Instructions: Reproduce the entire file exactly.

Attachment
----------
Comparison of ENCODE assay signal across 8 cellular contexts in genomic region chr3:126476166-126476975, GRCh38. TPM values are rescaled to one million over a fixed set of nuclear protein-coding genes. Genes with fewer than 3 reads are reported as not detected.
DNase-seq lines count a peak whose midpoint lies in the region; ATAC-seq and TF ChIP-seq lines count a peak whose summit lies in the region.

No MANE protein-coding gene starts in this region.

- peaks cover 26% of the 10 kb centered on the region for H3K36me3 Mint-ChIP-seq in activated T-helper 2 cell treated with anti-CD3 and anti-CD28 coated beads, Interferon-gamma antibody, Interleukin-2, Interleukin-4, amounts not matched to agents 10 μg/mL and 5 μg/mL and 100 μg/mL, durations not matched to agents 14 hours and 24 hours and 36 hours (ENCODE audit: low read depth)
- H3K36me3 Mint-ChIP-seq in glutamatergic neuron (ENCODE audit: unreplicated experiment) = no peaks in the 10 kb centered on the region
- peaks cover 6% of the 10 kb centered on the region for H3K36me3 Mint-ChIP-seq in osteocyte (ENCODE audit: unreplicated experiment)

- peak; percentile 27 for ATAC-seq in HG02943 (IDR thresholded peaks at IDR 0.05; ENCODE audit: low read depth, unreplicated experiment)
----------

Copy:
Comparison of ENCODE assay signal across 8 cellular contexts in genomic region chr3:126476166-126476975, GRCh38. TPM values are rescaled to one million over a fixed set of nuclear protein-coding genes. Genes with fewer than 3 reads are reported as not detected.
DNase-seq lines count a peak whose midpoint lies in the region; ATAC-seq and TF ChIP-seq lines count a peak whose summit lies in the region.

No MANE protein-coding gene starts in this region.

- peaks cover 26% of the 10 kb centered on the region for H3K36me3 Mint-ChIP-seq in activated T-helper 2 cell treated with anti-CD3 and anti-CD28 coated beads, Interferon-gamma antibody, Interleukin-2, Interleukin-4, amounts not matched to agents 10 μg/mL and 5 μg/mL and 100 μg/mL, durations not matched to agents 14 hours and 24 hours and 36 hours (ENCODE audit: low read depth)
- H3K36me3 Mint-ChIP-seq in glutamatergic neuron (ENCODE audit: unreplicated experiment) = no peaks in the 10 kb centered on the region
- peaks cover 6% of the 10 kb centered on the region for H3K36me3 Mint-ChIP-seq in osteocyte (ENCODE audit: unreplicated experiment)

- peak; percentile 27 for ATAC-seq in HG02943 (IDR thresholded peaks at IDR 0.05; ENCODE audit: low read depth, unreplicated experiment)